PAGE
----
The vessel Tonga Chief, a 10-year-old Singaporean container ship, is moored at the Port of Everett Seaport In November, 2023, in Everett. (Ryan Berry / The Herald file photo)

The vessel Tonga Chief, a 10-year-old Singaporean container ship, is moored at the Port of Everett Seaport In November, 2023, in Everett. (Ryan Berry / The Herald file photo)

Editorial: Leave port tax issue for campaign, not the ballot

Including “taxing district” on ballot issue to expand the Port of Everett’s boundaries is prejudicial.

By The Herald Editorial Board

The Port of Everett has won its battle over ballot language for an Aug. 6 election measure that seeks to vastly expand the boundaries of the port district. And if voters adopt the measure, the port’s board of commissioners may have also gained — as a Herald report about the legal case termed it — a gadfly.

The Port of Everett — which has operated within its current boundaries that include Everett and parts of Mukilteo and Marysville since 1918 — is seeking to expand those boundaries to basically encompass all of Snohomish County, with the exception of the boundaries of the Port of Edmonds, which include Edmonds and Woodway.

The port, which has responsibility as an economic driver for its residents, has sought the expanded district to make port resources and authority, such as local, state and federal funding available to more of the county’s communities for projects that could create local jobs and contribute to the county’s economy and quality of life.

The language of the ballot measure is straightforward and — as required by law — concise: “Shall the Port of Everett be enlarged to include all areas of Snohomish County not currently within the Port of Everett; the Port of Edmonds; the City of Edmonds; and any areas surrounded by the Port of Edmonds or the City of Edmonds, as described in the Port of Everett Resolution No. 1220 (2023)?”

But Morgan Davis, a county resident and property owner and longtime watchdog and critic of government decisions in the City of Snohomish, wanted two words added to the measure’s wording: “taxing district.”

Because the Port of Everett levies a property tax of 19 cents per $1,000 of assessed value for current district residents, Davis held that voters should be advised in the ballot language that the port district expansion will mean a new tax for those in the expanded port district; and he took that question to Snohomish County Superior Court last week.

Without those two words, Davis said in court last week, the measure becomes a “stealth tax,” one in which the port would be allowed to seek a property tax of up to 45 cents per $1,000 of assessed value.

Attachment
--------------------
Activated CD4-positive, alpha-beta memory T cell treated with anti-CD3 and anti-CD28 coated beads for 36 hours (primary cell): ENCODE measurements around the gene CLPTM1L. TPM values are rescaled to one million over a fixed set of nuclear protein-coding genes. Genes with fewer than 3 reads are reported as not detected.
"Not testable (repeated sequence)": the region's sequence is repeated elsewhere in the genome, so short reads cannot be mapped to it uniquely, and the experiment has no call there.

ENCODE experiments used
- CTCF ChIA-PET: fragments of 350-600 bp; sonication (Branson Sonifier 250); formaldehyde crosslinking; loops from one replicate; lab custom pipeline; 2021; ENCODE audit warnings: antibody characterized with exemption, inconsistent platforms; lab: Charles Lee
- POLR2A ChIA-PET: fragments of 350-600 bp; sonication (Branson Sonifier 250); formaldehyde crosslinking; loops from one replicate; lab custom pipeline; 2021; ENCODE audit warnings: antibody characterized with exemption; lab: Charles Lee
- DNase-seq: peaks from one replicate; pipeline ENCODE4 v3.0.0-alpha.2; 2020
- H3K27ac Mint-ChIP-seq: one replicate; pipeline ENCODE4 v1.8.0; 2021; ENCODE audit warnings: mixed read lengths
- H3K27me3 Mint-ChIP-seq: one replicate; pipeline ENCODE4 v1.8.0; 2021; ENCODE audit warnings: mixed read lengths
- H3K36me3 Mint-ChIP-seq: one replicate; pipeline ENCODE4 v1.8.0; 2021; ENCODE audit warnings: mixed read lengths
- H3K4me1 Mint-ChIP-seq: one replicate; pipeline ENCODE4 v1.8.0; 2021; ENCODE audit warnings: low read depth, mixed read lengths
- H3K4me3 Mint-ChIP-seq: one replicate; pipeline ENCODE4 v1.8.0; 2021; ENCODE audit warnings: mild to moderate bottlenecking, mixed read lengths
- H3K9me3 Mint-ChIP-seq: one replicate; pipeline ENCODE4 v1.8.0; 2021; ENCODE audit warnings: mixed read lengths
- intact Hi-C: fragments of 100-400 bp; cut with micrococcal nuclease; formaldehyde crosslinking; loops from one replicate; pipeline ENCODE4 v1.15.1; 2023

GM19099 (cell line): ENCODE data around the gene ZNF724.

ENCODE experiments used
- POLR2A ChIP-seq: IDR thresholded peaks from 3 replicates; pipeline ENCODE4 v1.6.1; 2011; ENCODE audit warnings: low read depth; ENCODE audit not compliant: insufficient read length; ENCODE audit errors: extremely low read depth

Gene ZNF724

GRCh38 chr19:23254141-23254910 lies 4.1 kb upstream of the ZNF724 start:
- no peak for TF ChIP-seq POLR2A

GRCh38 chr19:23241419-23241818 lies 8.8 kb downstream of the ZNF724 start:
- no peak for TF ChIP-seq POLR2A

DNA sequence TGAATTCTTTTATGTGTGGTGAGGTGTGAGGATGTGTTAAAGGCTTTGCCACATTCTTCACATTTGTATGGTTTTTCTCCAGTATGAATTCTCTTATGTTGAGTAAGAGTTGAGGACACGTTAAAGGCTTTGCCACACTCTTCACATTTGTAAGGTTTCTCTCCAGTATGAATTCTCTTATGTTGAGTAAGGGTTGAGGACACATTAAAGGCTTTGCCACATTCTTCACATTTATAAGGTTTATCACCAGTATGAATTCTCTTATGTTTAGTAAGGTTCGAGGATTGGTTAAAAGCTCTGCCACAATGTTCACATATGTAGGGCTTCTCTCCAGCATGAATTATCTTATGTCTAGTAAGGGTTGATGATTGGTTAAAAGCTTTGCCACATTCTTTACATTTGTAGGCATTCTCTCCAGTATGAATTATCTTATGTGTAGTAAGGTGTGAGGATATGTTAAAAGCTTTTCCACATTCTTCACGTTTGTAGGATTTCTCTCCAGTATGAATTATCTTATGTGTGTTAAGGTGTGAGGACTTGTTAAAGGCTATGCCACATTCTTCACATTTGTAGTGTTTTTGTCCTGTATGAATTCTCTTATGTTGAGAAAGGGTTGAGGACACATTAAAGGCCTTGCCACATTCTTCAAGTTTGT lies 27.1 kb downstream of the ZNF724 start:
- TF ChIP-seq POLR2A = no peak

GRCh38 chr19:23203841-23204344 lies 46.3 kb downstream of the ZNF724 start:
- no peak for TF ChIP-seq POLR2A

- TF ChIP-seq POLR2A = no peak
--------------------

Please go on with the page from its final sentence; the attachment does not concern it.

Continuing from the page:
Last Wednesday, Snohomish County Superior Court Judge Karen Moore ruled against including “taxing district” in the ballot measure, agreeing with the port’s attorney, Jack Follis, that the port’s taxing authority was only one aspect of what the expansion of the port district would bring to the district’s new communities, including funds for businesses development and job growth, environmental cleanup, transportation improvements and other capital projects; words that also were not included in the ballot measure.

Including “taxing district” in the measure without providing an explanation for how that revenue is used could unfairly prejudice voters against the district expansion.

Moore determined that, in fairness to the pros and cons each side can make for and against the expanded port district — and in the interests of keeping the ballot question to a reasonable word count — it was best to leave those arguments to the voter’s guide.

Nor is the voter’s pamphlet the only opportunity supporters and detractors of the measure will be able to use to explain to voters the numerous aspects of the port’s expansion. As with all manner of races for offices and ballot measures, voters can expect to see yard signs, advertisements, letters to the editor, commentary and word of mouth on the subject. Ballot measures are meant to pose the question to voters; it’s up to voters to gather the information they need to make that decision.

As to Davis’ warning that the port could seek an increase of its tax rate to 45 cents, that is the maximum allowed by state law. But the Port of Everett’s three elected commissioners, who set policy and the tax rate for the port, also are held accountable by the voters. It should be expected that port commissioners, as the port’s tax base is expanded along with the district boundaries, will consider an adjustment to the existing rate — higher, lower or unchanged — depending on what investments and projects are proposed and what district residents and its new taxpayers will support.

The tax rate won’t be the only decision the port’s elected leaders should consider if voters approve the district expansion. Chief among those should be yet another ballot measure put before voters to expand the port’s board of commissioners to at least five districts and five to seven board members, which would better represent the concerns and interests of the communities added to the port district.

Davis — not always to the liking of some City of Snohomish officials — has earned his gadfly title honestly over the years; he’s a frequent presence at that city’s meetings and makes liberal use of the council’s comment opportunities, making his case for fiscally responsible, fair and considered policy.

Should voters nearly county-wide approve the expanded port district, there will be ample reason to welcome Davis and others to volunteer the same service at board of commissioners meetings for the Port of Everett.

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